Check out this reprinted (with permission) post from Facebook this week from the USRPT New Zealand’s page from Coach, Kevin Hill.
As most who know me are aware that I am involved with a number of swimmers throughout the world that practice and race 100% USRPT. Their results are quite remarkable. Some have never not done a personal best each time they swim. Others average a pb about 85% of the time. Still an excellent result and generally so close. Even older swimmers still see huge improvements.
One swimmer competed in 112 events at aged 16 and made 98 pb’s and swum a pb in every event both short and long course from 50m to 1500m. USRPT works for sprint, middle distance and long distance events.
Recently I have been privileged to spend some quality time with a Swimming Club in New Zealand. I watched as the coach fatigued the swimmers with a number of 200m repeats. He walked up and down the pool shouting times to the swimmers. At no stage did he coach any techniques at all. He knew I was there and was aware who I was and we introduced ourselves and his first speech to me was, “I don’t agree with your coaching methods” to which I replied “Have you ever tried it?”
“No” he replied.
My question was, “How can you say it doesn’t work if you haven’t tried it?” I also asked what the purpose of the repeated sets were and the answer given was to improve stroke rates and fitness.
Sadly, trying to speak to him was like trying to administer medicine to a dead person. It wasn’t going to happen.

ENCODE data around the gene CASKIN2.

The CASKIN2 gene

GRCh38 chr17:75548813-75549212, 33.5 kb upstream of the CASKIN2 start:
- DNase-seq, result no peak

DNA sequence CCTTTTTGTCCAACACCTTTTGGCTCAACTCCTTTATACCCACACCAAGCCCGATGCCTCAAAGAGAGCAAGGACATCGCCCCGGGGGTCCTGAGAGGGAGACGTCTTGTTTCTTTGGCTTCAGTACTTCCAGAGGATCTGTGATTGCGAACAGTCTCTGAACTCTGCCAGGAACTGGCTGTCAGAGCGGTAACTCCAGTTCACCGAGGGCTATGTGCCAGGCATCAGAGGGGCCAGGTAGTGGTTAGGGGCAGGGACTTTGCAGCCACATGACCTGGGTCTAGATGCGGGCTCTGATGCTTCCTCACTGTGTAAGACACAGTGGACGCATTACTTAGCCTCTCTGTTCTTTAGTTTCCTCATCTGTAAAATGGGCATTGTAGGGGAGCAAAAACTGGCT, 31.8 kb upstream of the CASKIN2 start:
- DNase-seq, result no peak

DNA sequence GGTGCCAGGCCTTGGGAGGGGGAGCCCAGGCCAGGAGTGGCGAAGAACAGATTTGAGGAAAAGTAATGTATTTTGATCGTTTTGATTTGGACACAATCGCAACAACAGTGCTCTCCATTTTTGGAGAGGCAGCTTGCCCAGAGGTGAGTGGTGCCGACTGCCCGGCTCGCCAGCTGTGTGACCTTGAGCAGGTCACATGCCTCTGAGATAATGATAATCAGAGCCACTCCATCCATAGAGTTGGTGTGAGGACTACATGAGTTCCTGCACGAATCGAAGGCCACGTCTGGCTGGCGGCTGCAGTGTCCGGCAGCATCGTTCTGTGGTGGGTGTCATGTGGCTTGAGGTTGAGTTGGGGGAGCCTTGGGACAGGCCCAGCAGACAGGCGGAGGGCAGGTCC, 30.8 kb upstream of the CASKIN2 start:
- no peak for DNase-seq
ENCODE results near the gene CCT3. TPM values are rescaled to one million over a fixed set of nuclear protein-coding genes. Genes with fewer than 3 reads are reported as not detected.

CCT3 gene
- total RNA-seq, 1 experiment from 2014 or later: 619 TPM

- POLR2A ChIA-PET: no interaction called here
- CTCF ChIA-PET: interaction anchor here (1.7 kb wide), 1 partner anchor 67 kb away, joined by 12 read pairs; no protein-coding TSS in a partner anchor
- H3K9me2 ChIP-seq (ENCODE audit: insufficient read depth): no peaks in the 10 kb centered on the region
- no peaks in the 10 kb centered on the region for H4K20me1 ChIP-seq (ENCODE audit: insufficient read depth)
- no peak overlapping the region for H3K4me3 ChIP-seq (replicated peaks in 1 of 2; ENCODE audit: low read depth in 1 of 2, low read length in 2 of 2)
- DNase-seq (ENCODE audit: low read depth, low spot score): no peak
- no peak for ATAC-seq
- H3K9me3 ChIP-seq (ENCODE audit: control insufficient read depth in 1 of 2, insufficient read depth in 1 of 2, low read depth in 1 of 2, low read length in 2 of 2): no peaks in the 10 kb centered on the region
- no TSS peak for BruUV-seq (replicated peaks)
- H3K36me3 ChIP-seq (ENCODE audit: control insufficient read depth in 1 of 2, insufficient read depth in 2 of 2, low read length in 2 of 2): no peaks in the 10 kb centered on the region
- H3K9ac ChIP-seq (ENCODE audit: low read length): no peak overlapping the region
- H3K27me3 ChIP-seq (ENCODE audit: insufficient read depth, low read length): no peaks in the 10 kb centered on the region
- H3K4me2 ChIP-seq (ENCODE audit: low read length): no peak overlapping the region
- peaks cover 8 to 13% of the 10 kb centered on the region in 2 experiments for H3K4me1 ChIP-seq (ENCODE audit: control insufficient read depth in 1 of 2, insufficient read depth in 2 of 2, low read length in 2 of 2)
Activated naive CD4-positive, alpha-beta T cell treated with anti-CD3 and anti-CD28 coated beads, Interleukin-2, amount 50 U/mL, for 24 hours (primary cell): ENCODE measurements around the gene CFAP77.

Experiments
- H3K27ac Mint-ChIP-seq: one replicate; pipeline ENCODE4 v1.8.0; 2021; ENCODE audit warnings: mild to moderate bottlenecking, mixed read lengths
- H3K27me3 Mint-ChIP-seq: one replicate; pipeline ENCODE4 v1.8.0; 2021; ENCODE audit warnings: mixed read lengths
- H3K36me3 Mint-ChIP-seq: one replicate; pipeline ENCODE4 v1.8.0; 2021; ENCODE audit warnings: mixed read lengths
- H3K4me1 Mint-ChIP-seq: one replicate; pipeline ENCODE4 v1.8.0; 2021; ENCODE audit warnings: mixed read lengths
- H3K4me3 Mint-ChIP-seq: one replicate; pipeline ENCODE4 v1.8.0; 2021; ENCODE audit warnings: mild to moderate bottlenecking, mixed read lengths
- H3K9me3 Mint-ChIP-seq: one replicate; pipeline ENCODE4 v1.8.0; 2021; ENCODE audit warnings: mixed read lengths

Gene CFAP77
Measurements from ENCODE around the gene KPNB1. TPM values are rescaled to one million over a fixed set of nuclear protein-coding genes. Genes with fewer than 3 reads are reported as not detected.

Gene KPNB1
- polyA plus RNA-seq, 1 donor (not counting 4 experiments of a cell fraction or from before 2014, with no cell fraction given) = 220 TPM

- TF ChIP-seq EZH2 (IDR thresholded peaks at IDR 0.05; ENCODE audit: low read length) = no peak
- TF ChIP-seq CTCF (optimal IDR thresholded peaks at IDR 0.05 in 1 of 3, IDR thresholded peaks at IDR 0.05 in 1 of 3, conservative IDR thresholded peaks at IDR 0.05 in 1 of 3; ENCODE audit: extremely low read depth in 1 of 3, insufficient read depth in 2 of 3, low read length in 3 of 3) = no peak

I then was asked to assist a coach who was new to USRPT coaching but was embracing the format. So his group was receiving good training with better technical advice and it was so clear the improvements they made in a short period of time.
I attended training unannounced for a second time yesterday. I happened to be in the area and took a seat just to watch. I immediately saw improvement in the squad from a couple of weeks previous. I saw the total engagement the coach had with his swimmers and they responded well.
The other squad was under tuition of another person and later in the session the coaches changed coaching groups.
I was asked if I could contribute so we took the whole squad to an area where we had wireless reception and showed them the video of 8yo Alfie doing his start. They were most impressed and tried to do the same entry. What was great is that we timed them to the 15m mark and talked about not only the effect of the dive, but the thought processes and focus that is required before executing the start. The improvements were immense. So much so, that when some overspeed training was done, some swimmers were getting pb’s (unofficial of course)
Focused training works. You get this with USRPT. We spent a little time on the importance of segmenting a race and the different thought processes required at different segments of a race.
Training finished and there is still so much to cover……
It generally takes about 3 weeks to see the results of conversion to USRPT training from the traditional training model. There is a meet next week. I am looking forward to seeing even small improvements. And I’m going to make the trip to support the coach and his swimmers.
Kevin has been involved in USRPT training since 2012. Kevin is a regular contributor to International Seminars and is currently involved mentoring a number of coaches and swimmers in the Asian sub continent and Philippines.